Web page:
And there's one additional factor that is a, it's a kind of a joke that Travis, my co-host for the Connect This show throws out, which is that if you have a fourth wireless in a lot of these neighborhoods, all of the wireless gets better because it's more distributed. Every time you build a fiber network and take customers off of Charter or Comcast, their network remarkably improves because you're removing congestion. And so it actually, perversely wireless will take more homes if there's more providers because they will have more traffic availability or they'll have more, less congestion to contend with. I presumably, well,
Blair Levin (10:59):
What he's saying is actually being reflected in the market in, in a different way. But it's the same phenomenon, which is T-Mobile and AT&T are both engaging in a variety of, of what you might say explorations to build out fiber in lots more places, really for the purpose of helping their wireless network, but also for the purpose of offering a, a wired service. So the relationship, the convergence of wired and wireless, which we've been talking about for many, many years is accelerating. and he's a hundred percent right. The more we get wires out there, the the better the wireless service will be. Now again, the bead program doesn't really affect that because they're, they're building out to areas where you don't have it today. What he's talking about is building it out in the denser areas.
Christopher Mitchell (11:52):
Right? T-Mobile has like, I think 2 million home subscribers Right? Said that in that neighborhood, I think. Is that right?
Blair Levin (11:59):
I actually don't know the number. I think I, I I think that's about right. Yeah.
Christopher Mitchell (12:02):
Let's assume it's right for a second. <laugh>, I feel like it's both kind of a small number based on what we were told to expect with 5G and the hype back in the day. But also it's a lot like, and, and it's growing. And so you have fixed wireless, you have the, this, which is also, this is, it gets in my head a little bit, it's whether we're this is mobile or fixed wireless, it's, it's that is technically a fixed wireless service that seems to be using the same resources as the mobile wireless network. but my, my point is just that these things can change somewhat quickly and and so it's gonna be an interesting, I think, somewhat dynamic environment.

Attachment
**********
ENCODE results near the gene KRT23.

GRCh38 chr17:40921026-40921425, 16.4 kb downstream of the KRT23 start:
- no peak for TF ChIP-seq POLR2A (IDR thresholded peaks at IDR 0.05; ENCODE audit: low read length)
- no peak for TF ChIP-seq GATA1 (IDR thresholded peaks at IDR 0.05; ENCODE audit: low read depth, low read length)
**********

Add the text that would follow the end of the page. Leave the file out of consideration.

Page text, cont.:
Blair Levin (12:38):
If you and I do this show on, I'm just gonna call it 2025, but I'm not gonna be a hundred percent right. What I might be telling you is one of the big things that might happen this year is that charter and T-Mobile may try to merge. And the reason I say that is eventually there will be a time when a large mobile company and a large cable company do something that looks like a merger, right? Can't predict when, can't predict exactly who, but it just kind of makes a lot of sense. And then the antitrust regulators have a really interesting problem. If you say to them, no, you can't move, merge because you're actually competitors, then their answer will be, well, if that's true, then the mar every market that we're in, every geographic market we're in already has five other competitors. So why can't you let us merge? On the other hand, if you say you're actually not competitors, then you go, well then why can't we merge? Right? So it's a, it's a tricky thing. but look, the facts will change. we'll, we'll see what happens. But that's, that's certainly something that is a safe prediction for some time this decade.
Christopher Mitchell (13:45):
Yes. And I, I, I love those kinds of paradoxes and it makes me make sure that I try not to get too caught up in the talking points and I come back every now and then to hit the, the core assumptions and beliefs. Yeah. let me ask you, what is gonna be, what people are gonna be talking about in 2030 related to communications networks? Cuz I don't think it's gonna be 6g.